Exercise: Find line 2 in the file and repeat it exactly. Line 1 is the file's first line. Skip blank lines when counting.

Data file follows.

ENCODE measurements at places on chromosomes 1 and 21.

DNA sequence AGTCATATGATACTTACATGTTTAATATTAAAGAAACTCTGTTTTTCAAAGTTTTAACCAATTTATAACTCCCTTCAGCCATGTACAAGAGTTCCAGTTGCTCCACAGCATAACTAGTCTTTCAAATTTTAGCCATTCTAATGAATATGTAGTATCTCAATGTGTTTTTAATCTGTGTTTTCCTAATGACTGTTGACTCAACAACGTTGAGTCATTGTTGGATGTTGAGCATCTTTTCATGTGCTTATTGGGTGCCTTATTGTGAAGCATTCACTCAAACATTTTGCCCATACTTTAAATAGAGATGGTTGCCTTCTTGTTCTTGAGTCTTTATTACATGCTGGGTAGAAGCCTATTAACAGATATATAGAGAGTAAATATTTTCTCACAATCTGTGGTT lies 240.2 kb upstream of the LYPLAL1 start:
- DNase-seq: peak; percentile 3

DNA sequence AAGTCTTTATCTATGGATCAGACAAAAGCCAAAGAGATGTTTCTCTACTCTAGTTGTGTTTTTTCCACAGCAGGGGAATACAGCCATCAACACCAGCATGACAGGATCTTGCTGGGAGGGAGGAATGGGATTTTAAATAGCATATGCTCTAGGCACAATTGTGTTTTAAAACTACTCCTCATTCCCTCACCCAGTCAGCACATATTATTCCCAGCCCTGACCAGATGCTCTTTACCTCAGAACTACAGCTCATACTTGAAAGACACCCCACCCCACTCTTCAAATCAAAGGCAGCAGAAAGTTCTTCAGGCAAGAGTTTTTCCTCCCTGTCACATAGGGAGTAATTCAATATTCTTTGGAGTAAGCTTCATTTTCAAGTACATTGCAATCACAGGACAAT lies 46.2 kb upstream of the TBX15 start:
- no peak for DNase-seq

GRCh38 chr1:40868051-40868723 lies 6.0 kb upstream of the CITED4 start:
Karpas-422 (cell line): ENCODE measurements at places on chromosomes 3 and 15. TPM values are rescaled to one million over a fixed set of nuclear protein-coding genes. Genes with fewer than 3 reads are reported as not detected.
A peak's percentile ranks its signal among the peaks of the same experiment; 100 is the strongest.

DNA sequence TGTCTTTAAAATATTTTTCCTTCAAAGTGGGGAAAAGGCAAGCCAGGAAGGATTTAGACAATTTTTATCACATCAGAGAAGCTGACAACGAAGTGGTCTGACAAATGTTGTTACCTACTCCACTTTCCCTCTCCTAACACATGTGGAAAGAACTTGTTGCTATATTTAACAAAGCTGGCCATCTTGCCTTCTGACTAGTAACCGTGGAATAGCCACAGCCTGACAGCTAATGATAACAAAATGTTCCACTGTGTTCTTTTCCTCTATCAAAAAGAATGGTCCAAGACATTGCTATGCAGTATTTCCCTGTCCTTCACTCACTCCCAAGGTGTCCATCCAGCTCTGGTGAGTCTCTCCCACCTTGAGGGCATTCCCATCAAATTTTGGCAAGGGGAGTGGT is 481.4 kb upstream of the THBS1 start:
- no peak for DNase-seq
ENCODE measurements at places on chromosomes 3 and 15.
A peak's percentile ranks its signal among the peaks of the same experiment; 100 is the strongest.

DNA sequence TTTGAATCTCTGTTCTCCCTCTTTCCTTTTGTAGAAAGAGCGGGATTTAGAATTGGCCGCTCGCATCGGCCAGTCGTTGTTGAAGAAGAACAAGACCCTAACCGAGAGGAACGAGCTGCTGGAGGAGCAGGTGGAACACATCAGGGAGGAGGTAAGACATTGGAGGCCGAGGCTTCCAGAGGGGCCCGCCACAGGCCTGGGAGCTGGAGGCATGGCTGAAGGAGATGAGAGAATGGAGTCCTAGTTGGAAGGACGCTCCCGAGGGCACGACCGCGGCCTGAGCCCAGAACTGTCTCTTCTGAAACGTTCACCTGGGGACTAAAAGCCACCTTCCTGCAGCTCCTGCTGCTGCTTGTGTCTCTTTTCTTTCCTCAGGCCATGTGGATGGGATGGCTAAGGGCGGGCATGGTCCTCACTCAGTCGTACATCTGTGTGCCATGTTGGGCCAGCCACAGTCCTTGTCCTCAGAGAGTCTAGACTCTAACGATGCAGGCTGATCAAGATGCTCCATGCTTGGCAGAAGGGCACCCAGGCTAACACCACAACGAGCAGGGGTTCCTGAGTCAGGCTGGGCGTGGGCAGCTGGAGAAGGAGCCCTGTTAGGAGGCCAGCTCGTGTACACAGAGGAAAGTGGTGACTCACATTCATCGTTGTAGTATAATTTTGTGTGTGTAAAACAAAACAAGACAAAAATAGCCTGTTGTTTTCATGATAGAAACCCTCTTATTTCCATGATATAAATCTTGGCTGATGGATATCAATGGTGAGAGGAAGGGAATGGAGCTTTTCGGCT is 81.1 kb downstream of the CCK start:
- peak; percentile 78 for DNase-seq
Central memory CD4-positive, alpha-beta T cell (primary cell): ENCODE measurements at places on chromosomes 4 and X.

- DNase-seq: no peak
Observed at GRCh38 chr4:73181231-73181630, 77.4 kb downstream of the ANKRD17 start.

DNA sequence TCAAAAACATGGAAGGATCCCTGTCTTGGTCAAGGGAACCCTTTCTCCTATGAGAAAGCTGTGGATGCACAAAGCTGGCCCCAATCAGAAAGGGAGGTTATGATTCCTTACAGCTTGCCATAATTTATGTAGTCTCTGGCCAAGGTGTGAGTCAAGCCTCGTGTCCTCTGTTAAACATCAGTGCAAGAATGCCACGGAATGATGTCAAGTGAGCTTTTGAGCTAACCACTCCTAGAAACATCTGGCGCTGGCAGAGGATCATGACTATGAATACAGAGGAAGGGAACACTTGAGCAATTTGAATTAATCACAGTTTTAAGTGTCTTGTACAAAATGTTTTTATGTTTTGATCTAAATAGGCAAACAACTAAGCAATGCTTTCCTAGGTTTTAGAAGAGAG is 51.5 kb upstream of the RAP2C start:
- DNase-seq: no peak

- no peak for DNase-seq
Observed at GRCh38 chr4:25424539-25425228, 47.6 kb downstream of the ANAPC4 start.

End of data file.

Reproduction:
DNA sequence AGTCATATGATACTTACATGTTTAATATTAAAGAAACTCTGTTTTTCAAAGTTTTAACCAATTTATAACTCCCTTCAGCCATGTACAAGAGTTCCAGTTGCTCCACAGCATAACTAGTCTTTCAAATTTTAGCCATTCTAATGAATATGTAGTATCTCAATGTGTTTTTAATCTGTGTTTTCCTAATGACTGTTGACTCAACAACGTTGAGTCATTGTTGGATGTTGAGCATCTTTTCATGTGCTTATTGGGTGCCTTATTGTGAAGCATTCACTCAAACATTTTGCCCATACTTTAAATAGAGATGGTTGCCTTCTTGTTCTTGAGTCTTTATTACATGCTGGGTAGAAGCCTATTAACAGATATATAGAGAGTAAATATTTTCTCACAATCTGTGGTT lies 240.2 kb upstream of the LYPLAL1 start: